Knowing how to sustain life from land in a procession together over time
Each of us is processing across a landscape. Over time, a child may come to our side in the procession. We age. The child ages. If we’re lucky and we live well, a grandchild eventually may join the procession, too. For our lifetime, each of us forms a bridge to parents and possibly grandparents in this endless procession. Wendell Berry in his book “Life is a Miracle” writes about the importance of this bridge to the transfer of essential knowledge. When the procession stops, Berry notes, knowledge stops. Vital information about the landscape is in the procession. We learn it, experience it, share it. It challenges us to answer great questions. How is this space sustained for all generations? How is it served and protected for all generations? What is our legacy for children who will inherit it? It isn’t likely that data banks will ever track such knowledge about specific localities. It is even less likely that many individuals would take the time to tap it electronically, if it were. Hence the importance of each of us as a bridge of vital knowledge. Fewer and fewer people in our nation and world are rooted to a certain landscape. A trend now for several centuries has limited more and more the degree to which a landscape supports an individual in a procession. I’ve noted before in newsletters that our nation of 90 percent farmers at its founding can count only 2 in 100 as farmers today. Everyone else is periodically moving around. Some never even invest in the local landscape and rarely work to learn from it or endeavor to answer the most important questions. Food security summits Dela and I used to attend noted there is less than 5 days’ food supply in most U.S. cities. As fossil fuels become scarce, the importance of intimate relationships between those who farm local landscapes and those who eat from distant landscapes becomes ever more clear. This week, as I crawled across some of the landscape we rent to grow food for 190 households, I thought about these relationships. I was struck by the kindness and sympathy many of you showed in messages and even letters of sincere sympathy for my family at my mother’s passing. I was struck by time taken from busy schedules for simple acts to help us – a little weeding, a little harvesting, placement of metal hoops for plastic coverings against frost, dismantling of spent beds for winter. I cannot recall in my lifetime a more beautiful September. So many warm, dry, breezy, sunny days. It is hard to think about my role – our role in the procession – or to learn much from the landscape when I have to work in a cold rain, or sleet, or following frost. Many autumns of my life, I worked through much of fall, trying not to think about how uncomfortable I was in falling temperatures and rain. There has usually been a lingering fear and dread, too, of first frost. Frost kills gardens and fields. It blackens and shrivels so many types of plants we tend for months. It’s incredible to have made it completely through September without frost. Thanks to structures we’ve built and developed over the years, we’re increasingly able to cover enough plants to more than finish out 20-week season. Our “fall share” has become both popular and beneficial to our farm. It consists of 20 or more items (cool season greens, root crops, canned or preserved goods, etc.), delivered in each of two weeks, the first week in November and during the week before Thanksgiving. We’ve planned, planted and preserved enough food for November to feed about 70 households. A good number of people sign up for this fall share nearly a year ahead of time. We still have space for about 30 more “fall share” sign-ups. You can find a sign-up form at www.scotchhillfarm.com or call or email us for a copy. In the Madison area, some insurance providers offer cash rebates for this “fall share,” too. Still time to enjoy a fall experience of the landscape that grows your food. Volunteers are welcome anytime.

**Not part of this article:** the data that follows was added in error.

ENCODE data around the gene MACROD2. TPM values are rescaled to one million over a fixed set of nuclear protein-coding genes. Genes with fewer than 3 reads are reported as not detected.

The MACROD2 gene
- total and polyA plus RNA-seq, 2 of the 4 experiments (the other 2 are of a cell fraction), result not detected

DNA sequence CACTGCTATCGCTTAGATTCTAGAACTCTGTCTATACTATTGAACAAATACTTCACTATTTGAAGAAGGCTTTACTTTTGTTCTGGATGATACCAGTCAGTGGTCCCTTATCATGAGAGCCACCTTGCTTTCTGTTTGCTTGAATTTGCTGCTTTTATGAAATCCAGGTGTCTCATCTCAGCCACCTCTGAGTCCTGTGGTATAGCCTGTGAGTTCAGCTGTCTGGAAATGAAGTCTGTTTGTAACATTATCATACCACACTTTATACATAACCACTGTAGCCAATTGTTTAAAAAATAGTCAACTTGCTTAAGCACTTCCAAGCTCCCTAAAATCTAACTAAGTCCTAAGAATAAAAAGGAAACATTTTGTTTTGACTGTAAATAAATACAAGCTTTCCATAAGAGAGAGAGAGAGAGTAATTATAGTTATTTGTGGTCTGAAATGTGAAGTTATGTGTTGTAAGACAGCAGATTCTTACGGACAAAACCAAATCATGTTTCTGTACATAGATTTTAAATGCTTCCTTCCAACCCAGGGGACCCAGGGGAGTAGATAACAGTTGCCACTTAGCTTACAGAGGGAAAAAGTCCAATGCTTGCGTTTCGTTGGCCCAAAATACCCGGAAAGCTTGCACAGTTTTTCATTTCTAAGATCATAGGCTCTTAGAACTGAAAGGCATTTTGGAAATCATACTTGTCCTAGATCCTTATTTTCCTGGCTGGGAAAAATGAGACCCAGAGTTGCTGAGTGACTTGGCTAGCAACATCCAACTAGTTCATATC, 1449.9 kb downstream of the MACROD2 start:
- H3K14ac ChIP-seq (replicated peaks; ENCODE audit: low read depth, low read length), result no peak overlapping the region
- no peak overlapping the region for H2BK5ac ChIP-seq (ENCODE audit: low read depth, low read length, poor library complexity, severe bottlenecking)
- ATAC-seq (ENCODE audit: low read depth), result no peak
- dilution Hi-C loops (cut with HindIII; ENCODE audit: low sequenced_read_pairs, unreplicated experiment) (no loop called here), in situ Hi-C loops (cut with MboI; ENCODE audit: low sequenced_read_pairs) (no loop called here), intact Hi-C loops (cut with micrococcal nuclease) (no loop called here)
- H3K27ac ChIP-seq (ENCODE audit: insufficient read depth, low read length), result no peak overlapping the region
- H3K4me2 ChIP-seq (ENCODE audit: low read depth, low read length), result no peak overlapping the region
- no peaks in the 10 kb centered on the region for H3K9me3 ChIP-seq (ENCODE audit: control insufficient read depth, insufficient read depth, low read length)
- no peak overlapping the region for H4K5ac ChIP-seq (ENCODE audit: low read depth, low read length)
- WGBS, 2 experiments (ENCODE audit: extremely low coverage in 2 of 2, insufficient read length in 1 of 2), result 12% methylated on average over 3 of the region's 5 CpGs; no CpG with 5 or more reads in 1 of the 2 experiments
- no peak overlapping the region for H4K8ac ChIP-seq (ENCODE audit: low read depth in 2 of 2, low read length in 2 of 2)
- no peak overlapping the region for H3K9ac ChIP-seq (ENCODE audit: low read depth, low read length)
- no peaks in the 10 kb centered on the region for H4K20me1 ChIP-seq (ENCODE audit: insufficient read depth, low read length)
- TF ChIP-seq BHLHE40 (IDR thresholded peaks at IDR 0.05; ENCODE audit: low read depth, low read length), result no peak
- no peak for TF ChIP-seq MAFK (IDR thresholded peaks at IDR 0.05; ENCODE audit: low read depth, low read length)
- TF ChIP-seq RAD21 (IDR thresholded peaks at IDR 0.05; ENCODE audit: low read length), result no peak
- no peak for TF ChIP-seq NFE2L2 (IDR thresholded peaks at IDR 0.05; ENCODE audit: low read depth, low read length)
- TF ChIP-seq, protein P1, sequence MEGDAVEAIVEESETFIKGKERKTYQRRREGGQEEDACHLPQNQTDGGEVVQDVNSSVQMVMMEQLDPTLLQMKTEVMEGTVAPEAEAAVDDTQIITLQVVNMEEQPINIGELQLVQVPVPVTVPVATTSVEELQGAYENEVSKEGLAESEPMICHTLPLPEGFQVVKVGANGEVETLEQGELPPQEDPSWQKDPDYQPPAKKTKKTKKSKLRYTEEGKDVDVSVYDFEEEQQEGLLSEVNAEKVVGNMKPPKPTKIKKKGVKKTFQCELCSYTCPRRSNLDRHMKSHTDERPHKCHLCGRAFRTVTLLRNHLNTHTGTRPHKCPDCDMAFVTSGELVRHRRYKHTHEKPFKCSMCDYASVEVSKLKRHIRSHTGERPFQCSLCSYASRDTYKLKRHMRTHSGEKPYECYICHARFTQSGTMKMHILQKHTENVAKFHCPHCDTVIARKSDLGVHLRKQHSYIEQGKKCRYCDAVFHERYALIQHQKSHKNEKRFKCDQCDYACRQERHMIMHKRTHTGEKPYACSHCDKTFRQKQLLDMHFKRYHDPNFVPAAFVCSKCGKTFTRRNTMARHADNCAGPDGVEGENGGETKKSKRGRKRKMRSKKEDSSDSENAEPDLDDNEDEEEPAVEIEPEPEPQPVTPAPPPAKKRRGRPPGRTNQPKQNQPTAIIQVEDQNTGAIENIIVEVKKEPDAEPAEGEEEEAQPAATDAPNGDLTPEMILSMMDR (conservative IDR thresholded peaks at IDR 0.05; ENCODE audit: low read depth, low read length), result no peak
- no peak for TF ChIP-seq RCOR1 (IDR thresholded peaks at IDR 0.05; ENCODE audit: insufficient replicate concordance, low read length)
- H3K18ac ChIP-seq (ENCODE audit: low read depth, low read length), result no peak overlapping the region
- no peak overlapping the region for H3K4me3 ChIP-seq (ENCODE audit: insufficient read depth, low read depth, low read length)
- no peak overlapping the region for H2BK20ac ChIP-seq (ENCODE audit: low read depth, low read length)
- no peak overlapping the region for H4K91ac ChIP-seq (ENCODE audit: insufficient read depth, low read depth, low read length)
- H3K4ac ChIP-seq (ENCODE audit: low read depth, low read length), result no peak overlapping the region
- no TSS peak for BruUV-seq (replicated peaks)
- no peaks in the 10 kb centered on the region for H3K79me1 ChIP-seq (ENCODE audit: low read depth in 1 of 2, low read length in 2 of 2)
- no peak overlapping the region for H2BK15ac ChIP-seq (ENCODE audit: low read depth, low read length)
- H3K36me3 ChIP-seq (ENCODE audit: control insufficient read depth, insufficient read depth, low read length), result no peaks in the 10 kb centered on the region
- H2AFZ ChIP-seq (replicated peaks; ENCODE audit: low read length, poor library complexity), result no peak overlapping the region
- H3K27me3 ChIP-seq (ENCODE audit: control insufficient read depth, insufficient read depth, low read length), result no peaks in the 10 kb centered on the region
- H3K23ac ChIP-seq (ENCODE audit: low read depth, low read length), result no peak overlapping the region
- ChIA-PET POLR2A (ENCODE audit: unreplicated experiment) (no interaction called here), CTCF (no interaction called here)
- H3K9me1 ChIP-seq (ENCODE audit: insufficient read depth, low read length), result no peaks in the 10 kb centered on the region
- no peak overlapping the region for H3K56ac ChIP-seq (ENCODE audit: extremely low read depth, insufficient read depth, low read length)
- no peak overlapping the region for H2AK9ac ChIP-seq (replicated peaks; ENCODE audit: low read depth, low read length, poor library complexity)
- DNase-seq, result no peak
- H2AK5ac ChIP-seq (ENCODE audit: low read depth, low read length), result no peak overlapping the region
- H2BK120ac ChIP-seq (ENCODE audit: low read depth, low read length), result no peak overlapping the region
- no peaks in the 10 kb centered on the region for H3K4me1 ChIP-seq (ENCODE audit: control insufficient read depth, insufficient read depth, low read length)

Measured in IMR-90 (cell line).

This Week’s Vegetables include:
- Assorted tomatoes
- Sweet Peppers (also yellow, orange or green and hot)
- Red Norland Potatoes
- Garden Extra – every site gets something different (zucchini, OR eggplant, OR small melon, OR broccoli)
- Bok Choi
Cooking Tips for the Week
Adapted from Dela’s recipe for Potato Kale Soup
Avoid over-cooking kale or Brussels Sprouts. They lose their sweet flavor (often derived from frost and cold as fall trends into winter). Try Dela’s Potato Kale Soup recipe. Saute one chopped onion or leek in two TBSp butter with a chopped garlic clove and 2 TBSP chopped celery or bok choi until just cooked and soft. Add 5 cups chicken or vegetable stock and two large potatoes cubed. Cook potatoes in stock until soft, then puree. Remove stems from a bunch of kale, chop and add to the soup 5 minutes before serving. Do not over-cook the kale or it will taste too strong. Salt and pepper to taste. Cooked sausage, ham or Scotch Hill Farm bratts are a nice addition for a heartier winter soup. Also, hot peppers can be added if you like a spicy soup. Kale is one of nature’s best medicines. It’s very good for you!